Third, does a gate box need to be installed? Some of the available products for locking gates do not require a gate box to be installed. A gate box is a box that is welded or otherwise secured to the gate. The box is specifically milled to properly secure the type of lock you are installing. Some gate boxes also contain an extra piece of metal (see image) that piece acts as the stop so the gate will stop in it’s proper position when swinging closed.
You will need a gate box if you plan on using a standard piece of door hardware (deadbolt, doorknob or lever) or a commercial-grade keyless gate lock\. You will not need a gate box if you are using a keyed latch, hasp or a good durable chain with padlock.
Most local locksmiths carry the welder needed to weld to steel and can install the gate box and lock to the gate for you.
Lastly, do you need a gate closer? When modifying your gate, you will want the gate to close automatically so that when it latches the gate will be locked. You will need a gate closer (a kant-slam gate closer or springs / pneumatic gate closer) so that the gate can close and lock automatically. Gate closer pricing varies wildly depending on what you want to purchase, you can find the prices of almost all options on Amazon here. Again, your local locksmith can assist with this installation. If the gate already closes on its own, you are all set.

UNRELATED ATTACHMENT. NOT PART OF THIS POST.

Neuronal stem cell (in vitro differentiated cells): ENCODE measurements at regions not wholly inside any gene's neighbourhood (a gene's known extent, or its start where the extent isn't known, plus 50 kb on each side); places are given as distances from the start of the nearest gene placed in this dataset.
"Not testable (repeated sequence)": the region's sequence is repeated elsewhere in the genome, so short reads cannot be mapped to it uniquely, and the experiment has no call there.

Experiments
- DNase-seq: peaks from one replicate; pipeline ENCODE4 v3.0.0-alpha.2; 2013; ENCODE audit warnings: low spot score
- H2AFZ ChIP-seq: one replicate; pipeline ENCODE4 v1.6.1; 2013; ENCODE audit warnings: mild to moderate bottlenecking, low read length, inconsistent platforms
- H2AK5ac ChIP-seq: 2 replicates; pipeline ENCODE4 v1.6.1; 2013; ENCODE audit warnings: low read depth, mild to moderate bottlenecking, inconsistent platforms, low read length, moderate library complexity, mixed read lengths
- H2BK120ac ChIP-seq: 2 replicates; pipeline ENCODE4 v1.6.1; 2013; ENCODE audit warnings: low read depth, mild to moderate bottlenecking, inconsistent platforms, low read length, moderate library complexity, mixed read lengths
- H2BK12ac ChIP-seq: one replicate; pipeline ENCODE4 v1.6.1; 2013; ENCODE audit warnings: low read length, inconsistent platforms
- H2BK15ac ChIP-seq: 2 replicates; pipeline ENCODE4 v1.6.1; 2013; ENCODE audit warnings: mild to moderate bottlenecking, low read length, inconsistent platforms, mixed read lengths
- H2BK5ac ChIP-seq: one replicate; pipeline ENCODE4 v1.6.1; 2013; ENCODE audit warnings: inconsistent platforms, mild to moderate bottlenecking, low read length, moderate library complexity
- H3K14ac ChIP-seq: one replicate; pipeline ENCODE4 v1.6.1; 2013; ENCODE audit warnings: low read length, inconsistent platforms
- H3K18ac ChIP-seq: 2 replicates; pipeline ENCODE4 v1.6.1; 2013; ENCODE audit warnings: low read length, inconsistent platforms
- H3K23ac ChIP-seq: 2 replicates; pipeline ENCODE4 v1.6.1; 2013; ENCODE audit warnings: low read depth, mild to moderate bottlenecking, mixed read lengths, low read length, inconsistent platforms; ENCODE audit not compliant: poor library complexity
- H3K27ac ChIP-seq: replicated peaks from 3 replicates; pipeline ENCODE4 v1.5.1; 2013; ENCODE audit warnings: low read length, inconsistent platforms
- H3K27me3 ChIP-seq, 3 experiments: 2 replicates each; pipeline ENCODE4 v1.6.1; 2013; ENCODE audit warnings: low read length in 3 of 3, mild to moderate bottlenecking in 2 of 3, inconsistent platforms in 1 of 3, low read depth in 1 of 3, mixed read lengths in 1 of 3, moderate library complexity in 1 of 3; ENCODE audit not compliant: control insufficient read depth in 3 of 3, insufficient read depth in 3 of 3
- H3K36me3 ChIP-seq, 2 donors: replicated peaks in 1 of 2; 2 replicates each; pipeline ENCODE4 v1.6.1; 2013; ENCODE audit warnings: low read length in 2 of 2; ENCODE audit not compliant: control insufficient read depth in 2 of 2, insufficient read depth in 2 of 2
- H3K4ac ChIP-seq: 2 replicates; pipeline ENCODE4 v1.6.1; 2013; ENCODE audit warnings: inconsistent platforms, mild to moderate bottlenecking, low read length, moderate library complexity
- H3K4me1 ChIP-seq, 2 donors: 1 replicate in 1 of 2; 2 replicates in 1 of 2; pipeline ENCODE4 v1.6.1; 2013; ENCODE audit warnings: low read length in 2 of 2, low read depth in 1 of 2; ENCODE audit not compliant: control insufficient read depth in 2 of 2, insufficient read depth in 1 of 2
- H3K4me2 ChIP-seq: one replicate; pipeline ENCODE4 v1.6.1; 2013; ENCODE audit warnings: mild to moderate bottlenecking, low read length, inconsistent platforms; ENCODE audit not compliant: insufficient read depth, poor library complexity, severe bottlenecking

Our Arizona Gates
Our Scottsdale, AZ Locksmiths see higher end gates made of all steel or wrought iron. Locking each of these gate types are similar and discussed below.
Securing Commercial Chain Link Gates
Chain link fences can be the most difficult to add after market locks to. A standard steel welder cannot weld to the galvanized metal used in chain link fences and your local locksmith will most likely only have a standard welder. So that eliminates the possibility to install a gate box and thus eliminates a number of options you might of otherwise had.
For this reason, if the gate was not fabricated with another lock in mind, most people just use a a padlock to secure the locking hinge in place with a chain or a hasp specifically designed to use on chain link gates. If this is the only method available to you use a secure padlock and chain. Take a look at both our article and video of our favorite padlocks for different price points.